While not as good as my Godmother's ravioli (I still remember going over to
her house as a kid with her spending the day in the kitchen preparing a traditional
Italian feast!), these are good enough to make me spend the time preparing multiple
batches; freezing some for later use. The use of Won Ton wrappers for the pasta
greatly simplifies the process.
For the pasta:
- Square Won Ton wrappers.
For the filling:
- Meat (use sausage, ground turkey, hamburger or chopped leftovers). For this
batch I used chopped chicken.
- Spinach (choose equal amounts of meat and spinach)
- Spices (garlic powder, Mrs. Dash, Italian spice) and Parmesan cheese
- Bread crumbs and one egg as binder
- Olive oil for flavor while cooking
- If necessary, cook the meat (since I used cooked chicken I didn't need to
- Cook the spinach (either heat in a pan or zap in the microwave as directed
on the package).
- Mix the filling. Place equal amounts of meat and spinach into the bowl.
Add about a third of that amount of Parmesan cheese. Spice to taste. Beat
and add the egg and then add crumbs as necessary to make the mixture smooth.
[Note: On subsequent batches I used a food processor to mix the ingredients
and it worked even better--the mix became an easily-used paste.]
- Spread some waxed paper out to place finished ravioli on. It helps to sprinkle
a bit of cornmeal over the waxed paper to keep the finished ravioli from sticking.
- On a flat surface, lay out one Won Ton wrapper. Wet the top surface with
water (just use your finger, but you can also use a pastry brush if you really
want to). Now, spoon about 3/4 teaspoon full of the mix into the center of
- Fold the wrapper point to point, then starting close to the filling press
down and seal the edges all around. Try to press as much air out of the ravioli
as possible. [Note: You can leave the ravioli as a triangle or, to save space
in the freezer and make them easier to handle, you can wet the top surface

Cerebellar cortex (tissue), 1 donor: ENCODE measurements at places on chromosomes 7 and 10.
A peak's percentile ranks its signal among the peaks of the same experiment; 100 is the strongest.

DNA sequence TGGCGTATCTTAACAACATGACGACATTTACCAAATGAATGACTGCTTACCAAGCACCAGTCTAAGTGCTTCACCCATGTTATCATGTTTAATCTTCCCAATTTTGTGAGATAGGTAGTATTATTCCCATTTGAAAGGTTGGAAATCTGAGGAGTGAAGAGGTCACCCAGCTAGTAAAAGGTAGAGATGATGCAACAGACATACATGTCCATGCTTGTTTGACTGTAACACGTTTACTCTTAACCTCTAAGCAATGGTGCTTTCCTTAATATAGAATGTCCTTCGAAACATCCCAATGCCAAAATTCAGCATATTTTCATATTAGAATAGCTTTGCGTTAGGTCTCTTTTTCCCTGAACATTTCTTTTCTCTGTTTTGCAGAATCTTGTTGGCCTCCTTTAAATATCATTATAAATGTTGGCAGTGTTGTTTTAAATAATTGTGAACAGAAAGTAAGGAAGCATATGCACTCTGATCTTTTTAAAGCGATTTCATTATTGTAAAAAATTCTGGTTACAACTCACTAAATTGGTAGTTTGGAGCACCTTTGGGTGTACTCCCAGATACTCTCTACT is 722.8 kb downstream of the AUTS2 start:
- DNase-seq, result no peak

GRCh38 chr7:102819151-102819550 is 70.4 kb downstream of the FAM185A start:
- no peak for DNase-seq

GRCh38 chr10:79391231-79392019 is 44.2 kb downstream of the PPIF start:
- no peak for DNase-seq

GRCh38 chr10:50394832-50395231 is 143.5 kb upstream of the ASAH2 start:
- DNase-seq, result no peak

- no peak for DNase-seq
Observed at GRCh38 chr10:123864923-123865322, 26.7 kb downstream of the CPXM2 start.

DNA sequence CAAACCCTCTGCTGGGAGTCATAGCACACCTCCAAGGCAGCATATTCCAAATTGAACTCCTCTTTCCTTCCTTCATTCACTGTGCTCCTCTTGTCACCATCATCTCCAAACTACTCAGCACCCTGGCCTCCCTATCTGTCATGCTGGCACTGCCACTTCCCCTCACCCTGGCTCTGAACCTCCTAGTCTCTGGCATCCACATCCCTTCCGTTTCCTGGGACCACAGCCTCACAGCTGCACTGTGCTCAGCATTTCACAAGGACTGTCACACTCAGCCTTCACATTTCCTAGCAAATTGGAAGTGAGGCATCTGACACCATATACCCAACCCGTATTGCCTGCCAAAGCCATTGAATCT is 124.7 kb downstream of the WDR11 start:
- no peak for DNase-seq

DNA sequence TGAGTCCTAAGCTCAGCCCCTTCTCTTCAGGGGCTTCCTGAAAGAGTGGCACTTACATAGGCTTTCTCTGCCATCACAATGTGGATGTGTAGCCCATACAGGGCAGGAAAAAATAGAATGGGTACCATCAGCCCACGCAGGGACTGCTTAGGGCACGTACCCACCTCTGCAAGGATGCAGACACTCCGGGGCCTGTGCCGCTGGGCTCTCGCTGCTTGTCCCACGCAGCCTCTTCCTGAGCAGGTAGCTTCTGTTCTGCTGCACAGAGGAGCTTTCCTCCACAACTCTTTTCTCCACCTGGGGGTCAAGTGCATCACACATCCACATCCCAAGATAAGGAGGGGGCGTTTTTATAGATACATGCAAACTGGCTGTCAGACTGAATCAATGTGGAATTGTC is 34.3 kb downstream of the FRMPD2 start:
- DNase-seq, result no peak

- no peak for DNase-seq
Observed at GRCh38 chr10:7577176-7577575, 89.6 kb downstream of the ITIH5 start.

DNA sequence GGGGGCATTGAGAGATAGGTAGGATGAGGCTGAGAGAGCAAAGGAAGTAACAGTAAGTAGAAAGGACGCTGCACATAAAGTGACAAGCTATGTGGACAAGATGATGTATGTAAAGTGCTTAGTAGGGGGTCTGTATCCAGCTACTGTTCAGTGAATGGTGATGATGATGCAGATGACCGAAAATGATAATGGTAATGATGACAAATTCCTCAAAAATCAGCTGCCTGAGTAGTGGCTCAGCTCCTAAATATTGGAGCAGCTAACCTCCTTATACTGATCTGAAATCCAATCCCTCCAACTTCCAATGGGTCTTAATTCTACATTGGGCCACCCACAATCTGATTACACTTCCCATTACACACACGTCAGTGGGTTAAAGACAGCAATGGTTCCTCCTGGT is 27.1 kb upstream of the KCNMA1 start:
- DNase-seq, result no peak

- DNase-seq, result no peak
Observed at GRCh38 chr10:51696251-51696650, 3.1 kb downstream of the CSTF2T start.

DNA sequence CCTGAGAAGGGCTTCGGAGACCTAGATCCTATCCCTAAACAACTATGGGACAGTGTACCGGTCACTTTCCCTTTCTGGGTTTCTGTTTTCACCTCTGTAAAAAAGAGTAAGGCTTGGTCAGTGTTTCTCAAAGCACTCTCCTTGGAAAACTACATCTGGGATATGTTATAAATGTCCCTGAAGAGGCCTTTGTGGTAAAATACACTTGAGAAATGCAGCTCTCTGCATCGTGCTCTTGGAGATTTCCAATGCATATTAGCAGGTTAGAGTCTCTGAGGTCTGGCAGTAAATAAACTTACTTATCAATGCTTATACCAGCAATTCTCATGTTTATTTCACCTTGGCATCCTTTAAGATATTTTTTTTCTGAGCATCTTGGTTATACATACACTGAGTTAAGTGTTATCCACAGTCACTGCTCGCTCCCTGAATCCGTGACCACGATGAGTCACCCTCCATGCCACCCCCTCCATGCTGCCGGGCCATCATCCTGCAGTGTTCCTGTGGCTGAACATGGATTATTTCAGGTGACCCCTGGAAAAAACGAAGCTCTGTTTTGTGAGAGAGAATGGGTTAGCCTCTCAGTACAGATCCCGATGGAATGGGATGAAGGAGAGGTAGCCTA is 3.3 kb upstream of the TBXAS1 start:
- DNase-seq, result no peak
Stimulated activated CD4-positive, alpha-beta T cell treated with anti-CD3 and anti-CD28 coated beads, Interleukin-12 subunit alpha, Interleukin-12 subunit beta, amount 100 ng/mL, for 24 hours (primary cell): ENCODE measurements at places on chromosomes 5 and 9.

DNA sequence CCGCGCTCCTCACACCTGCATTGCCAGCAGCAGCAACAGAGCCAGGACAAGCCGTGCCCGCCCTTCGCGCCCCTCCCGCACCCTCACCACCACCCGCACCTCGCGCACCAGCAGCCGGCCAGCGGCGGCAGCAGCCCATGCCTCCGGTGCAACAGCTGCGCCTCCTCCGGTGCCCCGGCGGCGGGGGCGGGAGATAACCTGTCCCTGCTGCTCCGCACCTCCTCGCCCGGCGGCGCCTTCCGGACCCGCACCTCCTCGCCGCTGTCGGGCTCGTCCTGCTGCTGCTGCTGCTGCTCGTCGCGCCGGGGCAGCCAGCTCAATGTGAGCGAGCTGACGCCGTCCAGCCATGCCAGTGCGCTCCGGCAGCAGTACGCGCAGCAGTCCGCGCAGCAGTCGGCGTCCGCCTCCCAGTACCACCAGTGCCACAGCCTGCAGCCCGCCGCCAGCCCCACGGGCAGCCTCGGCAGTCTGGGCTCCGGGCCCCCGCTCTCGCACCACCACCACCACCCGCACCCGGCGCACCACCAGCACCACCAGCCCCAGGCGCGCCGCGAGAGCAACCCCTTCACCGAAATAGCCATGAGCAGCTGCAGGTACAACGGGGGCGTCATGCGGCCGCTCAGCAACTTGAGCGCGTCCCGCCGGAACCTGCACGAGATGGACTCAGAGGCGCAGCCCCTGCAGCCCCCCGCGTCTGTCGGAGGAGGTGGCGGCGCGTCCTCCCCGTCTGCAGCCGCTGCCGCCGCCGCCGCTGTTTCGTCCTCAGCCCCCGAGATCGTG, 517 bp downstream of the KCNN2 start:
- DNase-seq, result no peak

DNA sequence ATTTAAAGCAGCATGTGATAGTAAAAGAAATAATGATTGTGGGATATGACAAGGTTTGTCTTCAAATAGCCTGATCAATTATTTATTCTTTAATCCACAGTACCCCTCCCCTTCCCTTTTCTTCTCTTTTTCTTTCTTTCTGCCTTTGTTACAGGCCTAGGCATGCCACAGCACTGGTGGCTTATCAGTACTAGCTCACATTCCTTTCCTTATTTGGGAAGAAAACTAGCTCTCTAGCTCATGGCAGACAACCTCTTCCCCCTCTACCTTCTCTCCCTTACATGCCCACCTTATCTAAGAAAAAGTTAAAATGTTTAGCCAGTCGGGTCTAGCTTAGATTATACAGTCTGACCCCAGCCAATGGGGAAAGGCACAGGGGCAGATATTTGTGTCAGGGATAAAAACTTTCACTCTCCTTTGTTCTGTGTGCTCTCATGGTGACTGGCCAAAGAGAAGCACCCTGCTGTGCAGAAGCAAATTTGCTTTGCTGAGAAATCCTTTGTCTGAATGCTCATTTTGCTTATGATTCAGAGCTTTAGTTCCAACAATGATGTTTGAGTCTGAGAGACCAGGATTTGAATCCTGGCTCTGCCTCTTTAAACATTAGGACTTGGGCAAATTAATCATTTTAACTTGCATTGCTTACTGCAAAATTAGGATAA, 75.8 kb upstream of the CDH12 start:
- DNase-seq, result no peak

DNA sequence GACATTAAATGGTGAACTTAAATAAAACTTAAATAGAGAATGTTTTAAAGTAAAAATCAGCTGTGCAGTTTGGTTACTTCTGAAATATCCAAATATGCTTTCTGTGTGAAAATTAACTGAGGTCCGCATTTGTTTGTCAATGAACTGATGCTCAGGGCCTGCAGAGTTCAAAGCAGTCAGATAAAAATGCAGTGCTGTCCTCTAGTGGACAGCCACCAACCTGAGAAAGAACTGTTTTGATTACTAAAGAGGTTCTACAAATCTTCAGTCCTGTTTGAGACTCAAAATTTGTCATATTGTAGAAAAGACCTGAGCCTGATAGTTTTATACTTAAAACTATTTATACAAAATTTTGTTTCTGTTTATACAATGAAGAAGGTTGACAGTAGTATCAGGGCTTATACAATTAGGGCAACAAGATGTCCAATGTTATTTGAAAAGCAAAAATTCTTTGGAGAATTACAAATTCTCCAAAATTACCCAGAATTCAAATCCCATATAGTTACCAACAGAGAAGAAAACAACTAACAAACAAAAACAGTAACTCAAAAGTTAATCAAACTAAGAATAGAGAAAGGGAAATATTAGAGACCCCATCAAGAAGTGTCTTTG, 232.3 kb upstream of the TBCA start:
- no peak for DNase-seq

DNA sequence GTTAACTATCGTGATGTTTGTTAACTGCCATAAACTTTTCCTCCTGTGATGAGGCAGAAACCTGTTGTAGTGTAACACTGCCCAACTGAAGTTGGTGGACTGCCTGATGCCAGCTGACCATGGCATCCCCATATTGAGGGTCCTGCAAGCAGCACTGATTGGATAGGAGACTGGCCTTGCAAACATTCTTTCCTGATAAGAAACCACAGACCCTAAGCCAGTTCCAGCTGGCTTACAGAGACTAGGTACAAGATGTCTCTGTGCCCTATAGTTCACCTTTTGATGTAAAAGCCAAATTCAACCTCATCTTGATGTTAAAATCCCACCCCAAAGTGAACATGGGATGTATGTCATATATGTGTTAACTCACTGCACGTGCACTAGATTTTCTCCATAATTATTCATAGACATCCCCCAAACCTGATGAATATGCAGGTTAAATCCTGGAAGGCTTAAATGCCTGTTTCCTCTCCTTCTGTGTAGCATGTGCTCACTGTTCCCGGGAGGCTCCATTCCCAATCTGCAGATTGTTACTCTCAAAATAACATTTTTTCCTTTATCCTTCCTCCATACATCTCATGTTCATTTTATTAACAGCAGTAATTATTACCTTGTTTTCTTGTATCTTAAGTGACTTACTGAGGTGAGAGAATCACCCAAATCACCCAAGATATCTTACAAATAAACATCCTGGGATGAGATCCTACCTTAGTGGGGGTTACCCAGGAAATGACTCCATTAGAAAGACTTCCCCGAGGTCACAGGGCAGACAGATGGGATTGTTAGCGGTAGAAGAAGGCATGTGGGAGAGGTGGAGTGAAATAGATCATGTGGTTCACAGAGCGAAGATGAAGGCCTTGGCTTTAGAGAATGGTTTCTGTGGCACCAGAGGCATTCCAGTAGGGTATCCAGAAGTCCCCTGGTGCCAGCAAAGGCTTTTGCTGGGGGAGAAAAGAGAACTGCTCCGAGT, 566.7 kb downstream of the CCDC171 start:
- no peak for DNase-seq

and then fold each of the points up making a more-or-less box-shaped ravioli.]
- Repeat the above until you run out of either the wrappers or the filling.
Spreading a little corn meal on the waxed paper helps to keep the ravioli
from sticking. You now have a batch of ravioli.
- Divide the batch into serving sizes. Freeze the ones you don't plan to immediately
cook. I try to keep them separated as much as possible so they don't stick
together in the freezer.
- To cook, start a pan of water boiling. Add some olive oil to help keep the
ravioli from sticking and to add some flavor. When the water boils, add the
ravioli one at a time. Stir as you are adding to keep them from sticking to
the walls of the pan. Wait until the pan comes back to a boil and cook for
about 10 minutes or so. Stir carefully now and again to turn the floating
ravioli over so all sides cook evenly.
- Drain and serve with your favorite sauce.
- The majority of the fat in this recipe is in the Parmesan cheese and whatever
meat you use. To reduce the fat eliminate the Parmesan cheese and use a low
fat chicken or turkey meat. Replace the volume of the cheese with additional
spinach and Italian spices. Also, you can use the white only of the egg to
further reduce bad fats.
- When serving, use a sauce that has no meat in it.
- You don't have to use all the Won Ton wrappers. If you have some left
over lay them out on a greased cookie sheet and sprinkle some sugar on
them. Bake at 350 degrees until crisp and brown. Serve for dessert.
- If you don't like the extra pasta after folding the Won Ton wrapper
you can cut around the filling and trim it off. There is even a ravioli
cutter you can use (if you can find one).
- If you have extra filling, either divide it up for use the next time
you make ravioli and then freeze it or freeze it and add it to the next
batch of spaghetti sauce you make.
- Before you write, look it up: Ravioli is both the singular and plural
form of the word.
Comments? Please use the contact
Copyright © 2002
Tom Simondi, All Rights Reserved